One of those senior attendants who was complaining the most was John, an attendant with twenty-five years of experience who lived in Long Beach, California, near his base of LAX. Back in 1986, John was a fifth-degree, black belt tae kwon do instructor when a friend invited him along for an interview to be a flight attendant at a small airline. He'd gone just for fun, but when he was offered the job, he took it and never looked back. The very next year, the airline was bought and absorbed into Alaska Airlines. By his midfifties, John had softened a bit around the middle but still had a handsome, boyish charm, with a square jaw, dimpled chin, and short brown hair.

According to his partner, Marco, John was low-key, even reserved, on the ground. But when he donned his Alaska Airlines uniform, he took on a different persona: gregarious, silly, charming. If he noticed a colleague was feeling down, he would go out of his way to make them laugh. At fast-food restaurants, he would order kids' meals so he could give the toys to fussy children on flights. He celebrated his colleagues' birthdays and put on funny hats for holidays.

John was a hard worker, and loved his job. When Alaska's insufficient maintenance of an older plane led it to crash off the California coast in 2000, killing everyone on board, John went right back to work. "It's just like getting thrown off a horse-you need to get right back on, otherwise you won't do it again," he told Marco.
 
John and Marco had met during one of John's layovers in San Francisco. They made it official with a domestic partnership in 2007, before it was legal for two men to be married in the US. John kept his home near LAX but, as an attendant with seniority, would select as many layovers in San Francisco as possible so that he had to spend only a few days a week away from Marco, who lived in the Bay Area.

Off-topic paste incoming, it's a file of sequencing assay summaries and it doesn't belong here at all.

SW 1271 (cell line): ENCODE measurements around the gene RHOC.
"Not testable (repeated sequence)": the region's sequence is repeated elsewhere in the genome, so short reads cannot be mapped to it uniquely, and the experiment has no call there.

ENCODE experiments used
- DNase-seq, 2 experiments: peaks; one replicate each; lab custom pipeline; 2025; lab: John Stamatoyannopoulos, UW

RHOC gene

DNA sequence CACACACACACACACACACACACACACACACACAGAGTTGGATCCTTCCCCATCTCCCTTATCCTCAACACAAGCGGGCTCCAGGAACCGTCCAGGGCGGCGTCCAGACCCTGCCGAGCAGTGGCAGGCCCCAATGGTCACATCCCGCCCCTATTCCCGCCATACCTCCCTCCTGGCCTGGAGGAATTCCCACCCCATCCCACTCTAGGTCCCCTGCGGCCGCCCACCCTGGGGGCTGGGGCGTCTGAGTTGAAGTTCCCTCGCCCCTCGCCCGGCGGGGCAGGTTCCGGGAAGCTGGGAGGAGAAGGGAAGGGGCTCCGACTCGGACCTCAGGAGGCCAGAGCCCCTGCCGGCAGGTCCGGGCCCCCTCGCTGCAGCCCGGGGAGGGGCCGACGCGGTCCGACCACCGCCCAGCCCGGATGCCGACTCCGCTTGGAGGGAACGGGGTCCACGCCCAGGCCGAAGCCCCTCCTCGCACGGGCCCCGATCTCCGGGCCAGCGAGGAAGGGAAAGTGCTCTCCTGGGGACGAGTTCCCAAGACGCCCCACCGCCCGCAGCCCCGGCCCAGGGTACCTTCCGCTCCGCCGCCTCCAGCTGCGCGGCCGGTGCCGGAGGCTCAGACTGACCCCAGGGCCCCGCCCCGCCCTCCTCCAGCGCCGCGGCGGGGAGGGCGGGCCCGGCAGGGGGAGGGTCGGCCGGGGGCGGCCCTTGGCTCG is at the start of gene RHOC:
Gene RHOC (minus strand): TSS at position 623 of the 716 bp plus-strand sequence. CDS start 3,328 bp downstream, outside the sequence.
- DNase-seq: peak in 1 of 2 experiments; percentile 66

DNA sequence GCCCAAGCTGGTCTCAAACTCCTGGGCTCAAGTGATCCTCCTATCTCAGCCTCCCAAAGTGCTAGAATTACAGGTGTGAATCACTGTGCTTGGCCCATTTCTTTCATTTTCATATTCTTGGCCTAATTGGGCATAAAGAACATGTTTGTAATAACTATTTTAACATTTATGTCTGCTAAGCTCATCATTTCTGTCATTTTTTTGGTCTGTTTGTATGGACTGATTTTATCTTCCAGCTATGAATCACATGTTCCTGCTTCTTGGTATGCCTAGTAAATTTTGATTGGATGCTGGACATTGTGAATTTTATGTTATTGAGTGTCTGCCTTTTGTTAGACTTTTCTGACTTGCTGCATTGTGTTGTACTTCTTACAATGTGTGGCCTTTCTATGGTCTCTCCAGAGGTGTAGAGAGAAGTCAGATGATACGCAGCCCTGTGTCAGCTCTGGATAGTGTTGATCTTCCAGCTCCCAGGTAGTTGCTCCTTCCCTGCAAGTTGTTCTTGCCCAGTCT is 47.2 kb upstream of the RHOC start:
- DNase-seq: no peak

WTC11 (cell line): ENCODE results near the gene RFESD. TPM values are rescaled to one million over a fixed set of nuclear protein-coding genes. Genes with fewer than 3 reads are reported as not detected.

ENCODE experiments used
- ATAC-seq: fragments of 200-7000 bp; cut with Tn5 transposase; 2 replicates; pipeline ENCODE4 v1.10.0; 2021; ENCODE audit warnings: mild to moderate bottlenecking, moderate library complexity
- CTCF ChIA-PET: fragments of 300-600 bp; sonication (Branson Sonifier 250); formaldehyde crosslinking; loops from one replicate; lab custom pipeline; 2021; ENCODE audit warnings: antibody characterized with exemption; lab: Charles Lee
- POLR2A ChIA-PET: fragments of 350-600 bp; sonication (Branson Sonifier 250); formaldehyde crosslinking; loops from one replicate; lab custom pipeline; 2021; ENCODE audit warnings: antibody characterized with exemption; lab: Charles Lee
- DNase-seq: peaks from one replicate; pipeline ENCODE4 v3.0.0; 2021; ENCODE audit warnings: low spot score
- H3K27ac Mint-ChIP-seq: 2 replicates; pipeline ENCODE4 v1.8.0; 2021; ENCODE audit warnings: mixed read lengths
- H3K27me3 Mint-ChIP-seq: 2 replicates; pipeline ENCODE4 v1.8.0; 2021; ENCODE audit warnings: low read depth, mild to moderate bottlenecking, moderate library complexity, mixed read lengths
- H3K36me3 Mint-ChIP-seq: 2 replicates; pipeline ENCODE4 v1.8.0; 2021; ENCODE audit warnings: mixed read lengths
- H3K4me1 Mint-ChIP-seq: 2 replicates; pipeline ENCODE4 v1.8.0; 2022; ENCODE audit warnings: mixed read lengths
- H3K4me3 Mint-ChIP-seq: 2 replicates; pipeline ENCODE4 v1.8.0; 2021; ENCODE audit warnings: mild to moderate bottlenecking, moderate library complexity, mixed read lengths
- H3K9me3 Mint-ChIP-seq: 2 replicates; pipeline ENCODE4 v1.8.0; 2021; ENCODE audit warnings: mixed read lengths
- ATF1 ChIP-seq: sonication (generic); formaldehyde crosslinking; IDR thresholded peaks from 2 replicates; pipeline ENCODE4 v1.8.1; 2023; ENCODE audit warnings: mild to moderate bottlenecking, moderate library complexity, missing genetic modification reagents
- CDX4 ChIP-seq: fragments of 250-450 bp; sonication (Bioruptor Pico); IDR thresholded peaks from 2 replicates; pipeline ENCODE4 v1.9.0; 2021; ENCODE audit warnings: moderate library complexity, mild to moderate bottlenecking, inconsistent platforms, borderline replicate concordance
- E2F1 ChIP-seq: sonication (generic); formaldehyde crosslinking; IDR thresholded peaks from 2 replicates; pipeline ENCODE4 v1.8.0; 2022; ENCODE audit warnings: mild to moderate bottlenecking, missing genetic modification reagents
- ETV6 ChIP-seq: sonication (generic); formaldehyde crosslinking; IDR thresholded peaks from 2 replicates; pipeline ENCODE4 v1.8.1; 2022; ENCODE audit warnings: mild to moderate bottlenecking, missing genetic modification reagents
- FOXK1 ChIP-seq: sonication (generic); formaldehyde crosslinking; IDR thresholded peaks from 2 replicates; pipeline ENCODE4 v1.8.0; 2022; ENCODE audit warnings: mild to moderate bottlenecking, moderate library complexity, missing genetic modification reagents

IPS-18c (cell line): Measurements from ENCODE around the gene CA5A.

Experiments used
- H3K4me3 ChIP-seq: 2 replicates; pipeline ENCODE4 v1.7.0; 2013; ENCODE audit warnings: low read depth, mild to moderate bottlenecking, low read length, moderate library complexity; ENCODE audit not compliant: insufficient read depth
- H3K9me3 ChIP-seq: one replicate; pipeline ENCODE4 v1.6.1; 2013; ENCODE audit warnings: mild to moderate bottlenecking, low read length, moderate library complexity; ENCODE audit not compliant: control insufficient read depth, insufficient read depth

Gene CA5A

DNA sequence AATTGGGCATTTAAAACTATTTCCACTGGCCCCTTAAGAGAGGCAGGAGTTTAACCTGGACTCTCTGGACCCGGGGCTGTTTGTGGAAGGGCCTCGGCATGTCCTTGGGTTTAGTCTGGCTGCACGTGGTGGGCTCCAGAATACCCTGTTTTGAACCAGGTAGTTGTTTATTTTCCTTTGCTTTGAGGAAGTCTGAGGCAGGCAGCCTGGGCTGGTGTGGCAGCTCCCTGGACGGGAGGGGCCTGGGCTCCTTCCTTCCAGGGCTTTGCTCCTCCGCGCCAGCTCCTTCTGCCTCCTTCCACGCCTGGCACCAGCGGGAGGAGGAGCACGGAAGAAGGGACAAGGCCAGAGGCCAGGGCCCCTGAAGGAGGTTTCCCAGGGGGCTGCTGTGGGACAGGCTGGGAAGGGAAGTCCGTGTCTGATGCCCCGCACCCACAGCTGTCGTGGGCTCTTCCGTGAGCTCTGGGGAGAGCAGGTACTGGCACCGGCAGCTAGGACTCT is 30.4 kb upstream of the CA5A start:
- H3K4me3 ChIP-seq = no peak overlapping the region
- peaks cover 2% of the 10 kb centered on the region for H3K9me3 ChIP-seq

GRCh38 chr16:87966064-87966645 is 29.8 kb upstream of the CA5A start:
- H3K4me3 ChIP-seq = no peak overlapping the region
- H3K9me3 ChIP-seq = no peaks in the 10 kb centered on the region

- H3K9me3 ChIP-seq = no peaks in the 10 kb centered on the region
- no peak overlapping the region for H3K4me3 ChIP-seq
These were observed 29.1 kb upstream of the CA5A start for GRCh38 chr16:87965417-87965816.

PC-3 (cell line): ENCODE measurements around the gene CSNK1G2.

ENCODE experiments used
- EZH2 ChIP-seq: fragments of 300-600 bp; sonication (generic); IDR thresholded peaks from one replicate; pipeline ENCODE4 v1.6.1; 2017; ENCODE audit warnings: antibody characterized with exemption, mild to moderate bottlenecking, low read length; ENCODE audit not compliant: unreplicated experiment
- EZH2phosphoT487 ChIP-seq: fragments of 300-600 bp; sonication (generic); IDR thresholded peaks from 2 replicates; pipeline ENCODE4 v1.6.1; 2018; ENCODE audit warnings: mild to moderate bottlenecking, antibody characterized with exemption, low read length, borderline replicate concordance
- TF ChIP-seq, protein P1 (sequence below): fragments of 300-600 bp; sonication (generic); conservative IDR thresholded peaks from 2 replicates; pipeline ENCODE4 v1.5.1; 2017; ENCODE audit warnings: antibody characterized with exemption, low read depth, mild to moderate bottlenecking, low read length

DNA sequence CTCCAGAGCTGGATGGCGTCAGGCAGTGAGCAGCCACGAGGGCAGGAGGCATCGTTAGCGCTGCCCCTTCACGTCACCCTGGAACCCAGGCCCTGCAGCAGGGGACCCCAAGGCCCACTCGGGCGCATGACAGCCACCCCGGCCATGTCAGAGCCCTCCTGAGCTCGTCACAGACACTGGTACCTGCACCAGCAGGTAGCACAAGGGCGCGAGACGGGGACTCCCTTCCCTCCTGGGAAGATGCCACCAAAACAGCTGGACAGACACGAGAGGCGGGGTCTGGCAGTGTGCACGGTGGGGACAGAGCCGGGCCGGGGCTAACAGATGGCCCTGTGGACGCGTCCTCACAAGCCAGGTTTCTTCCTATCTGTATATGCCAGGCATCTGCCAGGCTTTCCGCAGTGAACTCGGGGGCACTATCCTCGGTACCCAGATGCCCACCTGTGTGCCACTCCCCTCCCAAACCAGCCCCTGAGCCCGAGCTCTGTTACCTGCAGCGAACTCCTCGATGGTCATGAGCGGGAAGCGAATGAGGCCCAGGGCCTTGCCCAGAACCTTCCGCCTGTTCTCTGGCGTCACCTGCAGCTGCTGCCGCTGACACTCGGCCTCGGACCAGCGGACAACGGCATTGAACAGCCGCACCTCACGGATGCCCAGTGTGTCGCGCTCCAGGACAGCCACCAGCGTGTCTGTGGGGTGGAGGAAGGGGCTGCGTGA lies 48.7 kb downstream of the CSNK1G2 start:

"He wanted to keep working as long as possible. He loved his job," Marco told me by phone in 2021. "That all changed in 2010, when they issued those uniforms."
 
On a cool December day, John pulled the new uniform pieces out of the box and started trying them on in front of the mirror. Within the next two days, his whole upper body flushed with a rash, and he had trouble breathing, according to complaints he submitted later to the flight attendant union. He wore the outfit to work in January, before Alaska communicated the official rollout date, and he landed in the emergency room with severely compromised breathing and blisters on his arms. He came away from that ER visit with a $4,900 bill and a diagnosis of bedbug bites. Few had heard of a piece of clothing being toxic before. Rashes? Sure. That can happen when the pH balance of fabric is off. But landing in the emergency room from a blazer? The doctors had nothing to offer.
 
In fact, this wasn't the first time something like this had happened. In 2009, Transportation Security Administration (TSA) employees-the people who work the security checkpoints in airports across the US-started telling the American Federation of Government Employees that their uniforms gave them rashes, light-headedness, red eyes, swollen and cracked lips, and runny or bloody noses.
 
A TSA representative downplayed the issue. Less than 1 percent of the fifty thousand TSA workers were complaining, after all. And the Nashville-based manufacturer of their uniforms, VF Solutions, had the uniforms tested and said all substances, including formaldehyde, were below "acceptable limits."
 
"It's not a new fabric," VF Solutions' vice president for safety told the Washington Post. Just a typical cotton-polyester blend. There was no reason for these reactions to kick up now. But TSA agents were offered the option of 100 percent cotton alternatives. We don't know if John, his doctors, or even anyone at Alaska Airlines had heard about the TSA uniforms-I heard about them from another attendant who had done hours and hours of research.